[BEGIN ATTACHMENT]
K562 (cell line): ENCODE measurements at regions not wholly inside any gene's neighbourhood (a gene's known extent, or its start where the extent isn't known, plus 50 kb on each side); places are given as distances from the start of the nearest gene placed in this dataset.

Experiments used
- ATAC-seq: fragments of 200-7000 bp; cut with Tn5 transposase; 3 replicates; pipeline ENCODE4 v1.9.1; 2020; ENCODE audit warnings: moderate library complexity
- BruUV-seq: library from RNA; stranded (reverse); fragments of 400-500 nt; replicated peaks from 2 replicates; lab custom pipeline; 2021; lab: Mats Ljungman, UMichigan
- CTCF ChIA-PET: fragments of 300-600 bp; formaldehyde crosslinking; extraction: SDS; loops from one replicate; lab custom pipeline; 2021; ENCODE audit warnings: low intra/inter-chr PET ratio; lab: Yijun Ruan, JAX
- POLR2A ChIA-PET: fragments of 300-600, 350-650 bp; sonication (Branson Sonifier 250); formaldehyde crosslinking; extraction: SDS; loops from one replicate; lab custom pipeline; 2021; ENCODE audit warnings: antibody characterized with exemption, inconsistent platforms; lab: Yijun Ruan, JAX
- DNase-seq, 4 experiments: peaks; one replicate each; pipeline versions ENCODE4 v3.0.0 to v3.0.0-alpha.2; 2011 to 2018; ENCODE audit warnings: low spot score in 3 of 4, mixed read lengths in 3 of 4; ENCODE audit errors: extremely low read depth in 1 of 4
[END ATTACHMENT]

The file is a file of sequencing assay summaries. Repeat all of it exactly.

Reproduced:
K562 (cell line): ENCODE measurements at regions not wholly inside any gene's neighbourhood (a gene's known extent, or its start where the extent isn't known, plus 50 kb on each side); places are given as distances from the start of the nearest gene placed in this dataset.

Experiments used
- ATAC-seq: fragments of 200-7000 bp; cut with Tn5 transposase; 3 replicates; pipeline ENCODE4 v1.9.1; 2020; ENCODE audit warnings: moderate library complexity
- BruUV-seq: library from RNA; stranded (reverse); fragments of 400-500 nt; replicated peaks from 2 replicates; lab custom pipeline; 2021; lab: Mats Ljungman, UMichigan
- CTCF ChIA-PET: fragments of 300-600 bp; formaldehyde crosslinking; extraction: SDS; loops from one replicate; lab custom pipeline; 2021; ENCODE audit warnings: low intra/inter-chr PET ratio; lab: Yijun Ruan, JAX
- POLR2A ChIA-PET: fragments of 300-600, 350-650 bp; sonication (Branson Sonifier 250); formaldehyde crosslinking; extraction: SDS; loops from one replicate; lab custom pipeline; 2021; ENCODE audit warnings: antibody characterized with exemption, inconsistent platforms; lab: Yijun Ruan, JAX
- DNase-seq, 4 experiments: peaks; one replicate each; pipeline versions ENCODE4 v3.0.0 to v3.0.0-alpha.2; 2011 to 2018; ENCODE audit warnings: low spot score in 3 of 4, mixed read lengths in 3 of 4; ENCODE audit errors: extremely low read depth in 1 of 4